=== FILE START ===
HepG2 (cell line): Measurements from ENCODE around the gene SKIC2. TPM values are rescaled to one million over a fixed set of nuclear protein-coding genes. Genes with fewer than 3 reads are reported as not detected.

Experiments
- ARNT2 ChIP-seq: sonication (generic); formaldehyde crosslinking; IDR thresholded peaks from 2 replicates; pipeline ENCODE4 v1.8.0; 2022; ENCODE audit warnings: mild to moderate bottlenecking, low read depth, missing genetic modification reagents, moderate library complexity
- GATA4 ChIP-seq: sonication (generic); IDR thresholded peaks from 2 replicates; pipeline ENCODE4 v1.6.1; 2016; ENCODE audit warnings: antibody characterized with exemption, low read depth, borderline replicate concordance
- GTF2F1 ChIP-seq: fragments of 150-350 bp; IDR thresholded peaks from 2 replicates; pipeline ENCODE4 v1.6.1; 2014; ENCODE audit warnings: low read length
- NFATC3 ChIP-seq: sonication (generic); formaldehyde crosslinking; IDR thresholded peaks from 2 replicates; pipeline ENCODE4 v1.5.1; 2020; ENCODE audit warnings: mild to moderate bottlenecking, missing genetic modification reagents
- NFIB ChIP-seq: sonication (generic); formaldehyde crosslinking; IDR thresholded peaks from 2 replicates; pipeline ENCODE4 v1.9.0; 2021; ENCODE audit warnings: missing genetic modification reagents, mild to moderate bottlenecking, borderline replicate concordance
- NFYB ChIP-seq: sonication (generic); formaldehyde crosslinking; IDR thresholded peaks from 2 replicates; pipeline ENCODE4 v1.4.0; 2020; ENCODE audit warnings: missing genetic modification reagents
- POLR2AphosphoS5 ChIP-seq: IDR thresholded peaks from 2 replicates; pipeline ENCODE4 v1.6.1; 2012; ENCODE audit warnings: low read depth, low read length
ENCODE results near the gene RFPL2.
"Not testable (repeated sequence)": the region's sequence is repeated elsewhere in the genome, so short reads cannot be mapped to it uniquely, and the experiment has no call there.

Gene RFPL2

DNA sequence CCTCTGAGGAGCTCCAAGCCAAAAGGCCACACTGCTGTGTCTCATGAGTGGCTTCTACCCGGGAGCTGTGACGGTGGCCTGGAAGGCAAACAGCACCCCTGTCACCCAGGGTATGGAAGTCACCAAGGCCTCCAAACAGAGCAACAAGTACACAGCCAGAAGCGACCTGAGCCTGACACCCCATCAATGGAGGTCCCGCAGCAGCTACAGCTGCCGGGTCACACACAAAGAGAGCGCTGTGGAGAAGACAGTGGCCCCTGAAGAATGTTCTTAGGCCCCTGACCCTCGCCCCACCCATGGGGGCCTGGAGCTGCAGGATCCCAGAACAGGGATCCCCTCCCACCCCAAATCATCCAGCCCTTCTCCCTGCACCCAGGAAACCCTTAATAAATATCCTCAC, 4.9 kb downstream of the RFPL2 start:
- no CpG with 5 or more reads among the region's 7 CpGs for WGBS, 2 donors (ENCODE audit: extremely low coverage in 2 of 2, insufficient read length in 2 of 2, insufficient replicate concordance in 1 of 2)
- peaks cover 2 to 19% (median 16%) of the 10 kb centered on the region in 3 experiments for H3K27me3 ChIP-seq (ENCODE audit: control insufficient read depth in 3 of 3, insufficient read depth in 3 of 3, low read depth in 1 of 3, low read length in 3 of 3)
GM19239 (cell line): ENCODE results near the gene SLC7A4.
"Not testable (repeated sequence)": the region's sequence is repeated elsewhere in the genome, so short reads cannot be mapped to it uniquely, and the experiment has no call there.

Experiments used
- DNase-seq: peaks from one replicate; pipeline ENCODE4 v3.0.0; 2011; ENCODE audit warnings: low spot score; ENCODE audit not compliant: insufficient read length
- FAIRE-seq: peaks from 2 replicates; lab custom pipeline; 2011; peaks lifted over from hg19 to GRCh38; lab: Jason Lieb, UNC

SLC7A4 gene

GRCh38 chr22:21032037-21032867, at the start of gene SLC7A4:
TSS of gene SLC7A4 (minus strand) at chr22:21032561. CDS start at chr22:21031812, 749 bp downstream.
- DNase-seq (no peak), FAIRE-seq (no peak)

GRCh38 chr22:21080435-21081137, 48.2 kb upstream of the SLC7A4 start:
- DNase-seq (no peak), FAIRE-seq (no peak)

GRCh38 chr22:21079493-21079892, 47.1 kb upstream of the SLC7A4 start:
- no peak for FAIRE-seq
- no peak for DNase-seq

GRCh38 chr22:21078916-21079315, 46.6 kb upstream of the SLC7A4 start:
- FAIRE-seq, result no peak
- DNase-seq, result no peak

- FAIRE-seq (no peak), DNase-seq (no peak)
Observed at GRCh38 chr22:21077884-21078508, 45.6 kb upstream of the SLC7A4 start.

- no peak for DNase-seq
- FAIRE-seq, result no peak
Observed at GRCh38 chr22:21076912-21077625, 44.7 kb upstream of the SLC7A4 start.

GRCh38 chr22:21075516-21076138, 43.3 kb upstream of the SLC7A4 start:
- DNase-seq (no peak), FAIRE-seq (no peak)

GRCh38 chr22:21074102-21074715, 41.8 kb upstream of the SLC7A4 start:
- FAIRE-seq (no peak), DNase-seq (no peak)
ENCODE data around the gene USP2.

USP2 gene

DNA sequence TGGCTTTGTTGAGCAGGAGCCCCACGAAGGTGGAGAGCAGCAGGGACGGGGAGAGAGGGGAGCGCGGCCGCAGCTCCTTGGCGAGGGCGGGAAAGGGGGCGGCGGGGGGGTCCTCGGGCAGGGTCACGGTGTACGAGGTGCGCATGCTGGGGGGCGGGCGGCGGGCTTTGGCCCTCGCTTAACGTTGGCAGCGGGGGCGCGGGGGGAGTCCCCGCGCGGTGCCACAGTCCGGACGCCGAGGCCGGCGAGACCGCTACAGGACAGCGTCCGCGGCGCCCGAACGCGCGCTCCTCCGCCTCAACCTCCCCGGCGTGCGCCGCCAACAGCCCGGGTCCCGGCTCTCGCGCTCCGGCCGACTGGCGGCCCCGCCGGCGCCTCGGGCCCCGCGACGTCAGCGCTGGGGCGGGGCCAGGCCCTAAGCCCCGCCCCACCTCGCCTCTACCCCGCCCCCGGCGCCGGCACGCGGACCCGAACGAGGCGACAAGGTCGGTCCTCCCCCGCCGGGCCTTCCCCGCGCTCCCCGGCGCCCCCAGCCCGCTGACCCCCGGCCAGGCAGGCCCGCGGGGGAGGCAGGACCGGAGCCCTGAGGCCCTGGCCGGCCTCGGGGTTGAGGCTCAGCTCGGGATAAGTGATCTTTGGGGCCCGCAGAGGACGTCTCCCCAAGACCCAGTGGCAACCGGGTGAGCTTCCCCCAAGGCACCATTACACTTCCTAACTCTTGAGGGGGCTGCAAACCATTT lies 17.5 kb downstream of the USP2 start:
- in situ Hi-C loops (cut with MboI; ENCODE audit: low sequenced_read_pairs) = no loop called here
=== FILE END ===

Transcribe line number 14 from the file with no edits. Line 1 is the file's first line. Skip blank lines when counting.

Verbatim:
- no CpG with 5 or more reads among the region's 7 CpGs for WGBS, 2 donors (ENCODE audit: extremely low coverage in 2 of 2, insufficient read length in 2 of 2, insufficient replicate concordance in 1 of 2)